One of the strange things that happened to me in the summer break was that during August through my old network of acquaintances in Machester, I received an e-mail asking whether I knew anything about the Ghosts of the Royal Exchange.
Now to receive such an e-mail, must make you think that a ghost at the Exchange is a normal every-day occurrence and that their presence is as obvious as the crowds who queue up to watch the various dramatic performances put on in this magnificent setting on most nights of the week. And you would be right in thinking that, for in researching this piece I found that Wikipedia, that most basic of sites, tells me that there are more ghosts in the Royal Exchange than you can shake a stick at.
For all you readers who do not walk the streets of Manchester, the Royal Exchange is a massive ashlared stone construction on the corner of Market Street and Cross Street, in the centre of town, that was built for and used as the Cotton Exchange, where the price of cotton world-wide was controlled; where gambling on the prices of commodities, importing same and producing textile material gave Manchester the nickname of Cottonopolis in the 19th century.
The present building is the third Exchange. The first in 1792, the second in 1809 and the present structure completed in 1874 and extended in the 1920s to form England’s largest trading floor. The front area bounding Market Street was badly damaged by one of Mr. Hitler’s high explosive bombs, the ensuing fire also took its toll, in the Christmas Blitz of 1940 and the damage was subsequently repaired after the war. So it is no stranger to attacks from foreign interference.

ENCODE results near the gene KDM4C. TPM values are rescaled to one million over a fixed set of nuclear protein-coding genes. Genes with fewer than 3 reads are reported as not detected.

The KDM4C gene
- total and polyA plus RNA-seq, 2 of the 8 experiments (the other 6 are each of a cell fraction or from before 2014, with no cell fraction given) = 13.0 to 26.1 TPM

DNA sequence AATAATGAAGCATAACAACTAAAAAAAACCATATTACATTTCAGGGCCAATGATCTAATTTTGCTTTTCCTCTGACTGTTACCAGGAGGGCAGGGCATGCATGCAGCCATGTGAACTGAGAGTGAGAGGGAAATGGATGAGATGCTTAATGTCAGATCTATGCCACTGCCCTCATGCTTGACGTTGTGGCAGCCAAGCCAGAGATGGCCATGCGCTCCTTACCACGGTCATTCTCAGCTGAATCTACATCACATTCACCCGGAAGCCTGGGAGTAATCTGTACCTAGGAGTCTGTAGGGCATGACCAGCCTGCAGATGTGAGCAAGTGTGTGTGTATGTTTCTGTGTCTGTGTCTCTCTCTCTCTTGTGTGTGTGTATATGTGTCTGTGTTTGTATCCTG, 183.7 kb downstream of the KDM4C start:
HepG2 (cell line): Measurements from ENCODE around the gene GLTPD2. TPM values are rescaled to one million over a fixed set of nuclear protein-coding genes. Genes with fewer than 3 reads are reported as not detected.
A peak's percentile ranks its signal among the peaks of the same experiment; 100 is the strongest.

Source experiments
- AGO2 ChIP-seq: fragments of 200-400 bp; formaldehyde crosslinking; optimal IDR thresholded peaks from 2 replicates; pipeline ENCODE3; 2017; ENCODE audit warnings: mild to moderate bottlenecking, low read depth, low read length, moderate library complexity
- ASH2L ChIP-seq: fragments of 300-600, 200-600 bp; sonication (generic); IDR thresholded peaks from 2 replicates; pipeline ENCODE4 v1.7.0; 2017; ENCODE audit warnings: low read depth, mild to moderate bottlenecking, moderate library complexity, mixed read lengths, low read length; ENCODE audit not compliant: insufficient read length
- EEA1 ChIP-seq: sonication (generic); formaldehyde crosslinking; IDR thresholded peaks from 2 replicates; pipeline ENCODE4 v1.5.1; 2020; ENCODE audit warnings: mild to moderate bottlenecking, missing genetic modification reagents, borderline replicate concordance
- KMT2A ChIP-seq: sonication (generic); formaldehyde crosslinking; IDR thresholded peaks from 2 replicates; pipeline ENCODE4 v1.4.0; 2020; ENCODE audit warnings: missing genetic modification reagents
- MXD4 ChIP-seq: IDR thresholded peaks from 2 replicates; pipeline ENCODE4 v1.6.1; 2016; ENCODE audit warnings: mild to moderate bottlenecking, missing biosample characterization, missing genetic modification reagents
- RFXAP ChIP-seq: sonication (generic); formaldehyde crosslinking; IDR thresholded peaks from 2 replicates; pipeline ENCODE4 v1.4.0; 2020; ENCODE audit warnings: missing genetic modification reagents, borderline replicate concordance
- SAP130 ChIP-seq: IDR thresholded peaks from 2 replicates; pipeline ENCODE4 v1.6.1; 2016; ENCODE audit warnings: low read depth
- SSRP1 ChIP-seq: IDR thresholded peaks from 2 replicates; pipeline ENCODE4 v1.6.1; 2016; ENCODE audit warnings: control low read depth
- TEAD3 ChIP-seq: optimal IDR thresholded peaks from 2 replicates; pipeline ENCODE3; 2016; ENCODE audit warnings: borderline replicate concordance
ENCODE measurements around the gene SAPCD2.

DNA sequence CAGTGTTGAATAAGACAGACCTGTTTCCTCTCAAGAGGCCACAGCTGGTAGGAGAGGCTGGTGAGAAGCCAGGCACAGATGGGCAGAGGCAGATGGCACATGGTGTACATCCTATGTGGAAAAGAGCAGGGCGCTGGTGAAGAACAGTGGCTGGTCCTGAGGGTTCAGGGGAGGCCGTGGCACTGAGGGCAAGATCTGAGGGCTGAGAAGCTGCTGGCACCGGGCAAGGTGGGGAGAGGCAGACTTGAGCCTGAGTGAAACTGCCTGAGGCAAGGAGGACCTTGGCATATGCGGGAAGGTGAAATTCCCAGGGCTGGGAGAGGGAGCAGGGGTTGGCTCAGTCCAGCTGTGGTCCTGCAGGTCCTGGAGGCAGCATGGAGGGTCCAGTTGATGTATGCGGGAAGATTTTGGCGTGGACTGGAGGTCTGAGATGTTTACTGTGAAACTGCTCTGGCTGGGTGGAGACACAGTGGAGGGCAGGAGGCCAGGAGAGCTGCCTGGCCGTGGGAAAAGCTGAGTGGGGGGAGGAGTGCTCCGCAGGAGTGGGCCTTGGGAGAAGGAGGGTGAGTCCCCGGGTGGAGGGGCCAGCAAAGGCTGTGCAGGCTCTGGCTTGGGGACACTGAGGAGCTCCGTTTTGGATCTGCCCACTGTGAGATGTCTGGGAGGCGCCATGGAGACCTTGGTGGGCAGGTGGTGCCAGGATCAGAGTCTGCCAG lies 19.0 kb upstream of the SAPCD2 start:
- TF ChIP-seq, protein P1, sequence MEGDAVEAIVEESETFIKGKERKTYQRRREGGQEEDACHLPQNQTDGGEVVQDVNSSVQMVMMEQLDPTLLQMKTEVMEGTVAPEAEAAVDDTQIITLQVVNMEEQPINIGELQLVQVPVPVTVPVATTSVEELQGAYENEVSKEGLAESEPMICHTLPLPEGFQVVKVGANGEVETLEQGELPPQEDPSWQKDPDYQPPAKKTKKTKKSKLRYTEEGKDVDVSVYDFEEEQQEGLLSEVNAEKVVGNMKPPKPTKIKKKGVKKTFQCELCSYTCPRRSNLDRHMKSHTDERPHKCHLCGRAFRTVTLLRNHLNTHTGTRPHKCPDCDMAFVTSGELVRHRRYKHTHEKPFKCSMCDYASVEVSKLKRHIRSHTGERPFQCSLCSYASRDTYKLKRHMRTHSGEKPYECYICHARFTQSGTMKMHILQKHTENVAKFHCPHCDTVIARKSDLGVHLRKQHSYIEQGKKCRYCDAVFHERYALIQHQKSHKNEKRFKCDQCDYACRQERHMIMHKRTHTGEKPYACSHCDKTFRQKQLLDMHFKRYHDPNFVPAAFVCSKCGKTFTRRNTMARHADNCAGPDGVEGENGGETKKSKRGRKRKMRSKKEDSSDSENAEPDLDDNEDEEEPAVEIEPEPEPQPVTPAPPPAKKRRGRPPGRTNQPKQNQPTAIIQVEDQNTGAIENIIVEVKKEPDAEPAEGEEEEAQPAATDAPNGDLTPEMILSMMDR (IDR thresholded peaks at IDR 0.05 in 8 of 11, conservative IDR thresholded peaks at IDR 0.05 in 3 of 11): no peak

Today it stands nine storeys high above ground, stabilized by four storeys below ground that are so big that you can drive lorries around in the undercroft, which is entered by its own lorry lift. With the death knell being called on the cotton industry finally, in the middle of the 20th century, the Exchange closed down in 1968 and remained a gargantuan empty shell until 1973, while the movers and shakers of Manchester decided what to do with it. In line with that era’s thinking, demolition was on the cards, with another concrete finger pointing to the sky, destined for this historic spot.
However an exuberant new theatre company asked if they could use the vast empty space as a temporary home for their forthcoming productions. With the help of local benefactors they constructed a remarkable futuristic seven sided theatre in the round, constructed of glass and steel and hung from the majestic columns that bounded the old trading floor. Once built nobody could shift it and some developers dreams went up in smoke.